This mismatch is also another indicator of how strange Renaissance Florence was, with its Republican government.  Feudalism, monarchy and hierarchy, was the norm, not just in political realities but in the way people thought, their general assumptions.  Even the republican Florentines didn’t imagine Heaven as a republic, they imagined it as a feudal monarchy.  The guilds would rebel violently against any single master on Earth, but were happy to look to their patron saints, and to John the Baptist as the city’s heavenly governor.  The inscription over the Palazzo Vecchio makes it clear: republic-loving Florence still happily submitted to the King of Kings and Lord of Lords, but not to anyone else.  In the medieval world, then, hierarchy and monarchy were not just the norm but literally worked into the fabric of Heaven and Earth; to have something so different required a truly extraordinary mental leap–though it is certainly debatable whether we should read the leap as forward to modernity, backwards to Athens, or sideways to the unique moment that was Republican Florence.

Jump to the next Spot the Saint entry.

A Flowering of Festivals

 Posted by on September 19, 2011  Florence  No Responses »
Sep 192011
 

Imagine if you will the perfect snoozing morning.  September is just beginning to cool from summer to real fall.  Slices of sun stray between the shutter slats, striping the bed with warmth.  The constellations on the midnight blue comforter have long since exhausted their reserves of glow-in-the-dark, but it’s time for the gold and orange sheets to glow with the morning’s sunny fire.  The mosquitos are tucked up snug in their puddles for the morning, leaving buzz-free peace.  After a late night finishing a satisfying project, the day ahead has nothing but small tasks in store, all fun, none urgent.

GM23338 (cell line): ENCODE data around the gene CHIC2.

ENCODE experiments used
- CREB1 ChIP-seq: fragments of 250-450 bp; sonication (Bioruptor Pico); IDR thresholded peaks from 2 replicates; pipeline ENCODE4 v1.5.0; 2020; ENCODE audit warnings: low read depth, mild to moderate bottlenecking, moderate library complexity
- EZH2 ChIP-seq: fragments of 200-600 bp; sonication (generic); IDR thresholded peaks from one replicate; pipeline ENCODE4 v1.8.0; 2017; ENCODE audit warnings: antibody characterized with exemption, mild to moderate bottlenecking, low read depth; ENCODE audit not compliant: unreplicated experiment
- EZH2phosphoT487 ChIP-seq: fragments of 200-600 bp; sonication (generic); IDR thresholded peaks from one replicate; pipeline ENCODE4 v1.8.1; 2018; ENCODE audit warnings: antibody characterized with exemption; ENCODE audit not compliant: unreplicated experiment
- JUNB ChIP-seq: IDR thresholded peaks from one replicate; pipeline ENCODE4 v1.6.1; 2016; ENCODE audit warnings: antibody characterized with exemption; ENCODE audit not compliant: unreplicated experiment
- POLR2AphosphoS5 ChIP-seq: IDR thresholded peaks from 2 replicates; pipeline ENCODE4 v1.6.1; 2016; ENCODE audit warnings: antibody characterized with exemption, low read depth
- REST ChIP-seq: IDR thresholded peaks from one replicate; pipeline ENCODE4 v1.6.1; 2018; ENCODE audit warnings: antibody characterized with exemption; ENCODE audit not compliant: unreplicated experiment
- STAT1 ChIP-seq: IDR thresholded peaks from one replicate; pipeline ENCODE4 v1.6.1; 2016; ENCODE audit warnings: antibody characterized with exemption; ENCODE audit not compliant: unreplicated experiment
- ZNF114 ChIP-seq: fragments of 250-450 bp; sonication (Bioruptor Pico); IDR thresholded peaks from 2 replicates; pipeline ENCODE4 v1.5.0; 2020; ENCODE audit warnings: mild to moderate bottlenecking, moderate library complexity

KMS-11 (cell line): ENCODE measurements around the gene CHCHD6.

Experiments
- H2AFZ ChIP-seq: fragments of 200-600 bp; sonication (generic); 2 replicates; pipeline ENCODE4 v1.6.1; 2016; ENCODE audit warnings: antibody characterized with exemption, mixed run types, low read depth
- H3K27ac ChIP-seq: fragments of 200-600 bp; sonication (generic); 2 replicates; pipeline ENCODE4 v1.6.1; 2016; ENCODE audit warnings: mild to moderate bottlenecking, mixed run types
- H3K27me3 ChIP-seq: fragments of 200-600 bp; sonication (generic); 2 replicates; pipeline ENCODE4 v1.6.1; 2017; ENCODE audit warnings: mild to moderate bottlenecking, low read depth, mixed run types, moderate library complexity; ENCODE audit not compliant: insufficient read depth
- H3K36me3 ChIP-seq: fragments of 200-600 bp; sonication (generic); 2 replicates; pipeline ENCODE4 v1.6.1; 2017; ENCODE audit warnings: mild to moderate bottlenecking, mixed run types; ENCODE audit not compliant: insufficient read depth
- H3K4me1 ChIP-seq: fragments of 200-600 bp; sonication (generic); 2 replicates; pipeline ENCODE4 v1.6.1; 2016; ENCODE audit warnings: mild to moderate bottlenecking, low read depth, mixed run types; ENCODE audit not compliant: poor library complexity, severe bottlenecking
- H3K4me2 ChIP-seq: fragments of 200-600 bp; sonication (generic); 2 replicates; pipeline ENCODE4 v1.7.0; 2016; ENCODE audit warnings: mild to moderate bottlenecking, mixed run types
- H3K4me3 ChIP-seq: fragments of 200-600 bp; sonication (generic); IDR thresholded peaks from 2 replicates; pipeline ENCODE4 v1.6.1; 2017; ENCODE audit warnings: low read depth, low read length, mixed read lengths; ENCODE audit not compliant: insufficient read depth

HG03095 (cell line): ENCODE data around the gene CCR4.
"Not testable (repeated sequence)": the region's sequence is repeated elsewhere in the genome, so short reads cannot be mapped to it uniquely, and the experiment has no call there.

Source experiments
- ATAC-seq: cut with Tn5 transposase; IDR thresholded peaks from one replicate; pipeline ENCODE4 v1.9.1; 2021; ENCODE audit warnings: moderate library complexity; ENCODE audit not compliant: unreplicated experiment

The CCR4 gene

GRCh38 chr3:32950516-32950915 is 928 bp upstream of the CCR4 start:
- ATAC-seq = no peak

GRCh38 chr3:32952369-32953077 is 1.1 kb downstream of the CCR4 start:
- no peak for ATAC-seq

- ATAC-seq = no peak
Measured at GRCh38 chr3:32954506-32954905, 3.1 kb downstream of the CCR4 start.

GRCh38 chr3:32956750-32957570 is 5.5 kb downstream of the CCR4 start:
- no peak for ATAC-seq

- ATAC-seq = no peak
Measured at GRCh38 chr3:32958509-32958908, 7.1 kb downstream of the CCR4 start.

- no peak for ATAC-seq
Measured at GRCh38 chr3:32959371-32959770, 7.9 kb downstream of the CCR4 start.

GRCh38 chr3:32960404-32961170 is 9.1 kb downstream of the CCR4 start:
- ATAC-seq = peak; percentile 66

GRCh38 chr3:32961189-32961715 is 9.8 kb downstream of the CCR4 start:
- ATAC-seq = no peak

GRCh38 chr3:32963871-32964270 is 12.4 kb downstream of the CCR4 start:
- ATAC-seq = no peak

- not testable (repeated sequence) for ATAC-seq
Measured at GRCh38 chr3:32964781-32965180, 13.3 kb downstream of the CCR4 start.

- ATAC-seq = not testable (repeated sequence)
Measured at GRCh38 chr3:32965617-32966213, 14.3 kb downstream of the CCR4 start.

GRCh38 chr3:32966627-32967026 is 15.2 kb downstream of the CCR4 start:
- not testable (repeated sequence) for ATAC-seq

My favorite street performer is the local Dante impersonator, who camps out by Dante's house a block east of mine and does dramatic recitals of bits of the Inferno.

Tum!  Ta-ta-tum!  Ta-ta-tat-tat-tat-tat-tat-tat-tum!

“Marching… band…?”  Yawn, rub eyes, repeat.

It’s a marching band, all right.  It takes some time to verify, since life in Florence’s heart has a constant soundtrack: the morning accordion player with his Hollywood Hits medley; the mobile ensembles, dominated by clarinet and fiddle, that serenade the lunch and dinner hours; the mechanical brass when the evening carousel fires up; the crooning guitarist who charms tourists with nostalgia of “Let it Be” and “Yesterday”; and the Bad Clown with his grand orchestral boom box who performs at 9:10 on the dot each night and summons vast (soon-to-be-disappointed) crowds with his succession of blaring familiar classical masterpieces.  This is definitely different.  I play this game often, trying to sort new, desirable live music opportunities from the stream of regulars.

A friend puts the carousel to good use.

It helps that I’ve memorized the daily cycle by now, so it’s easy to say that at 10:10 on a Sunday morning this particular thunderous march of tubas is not normal.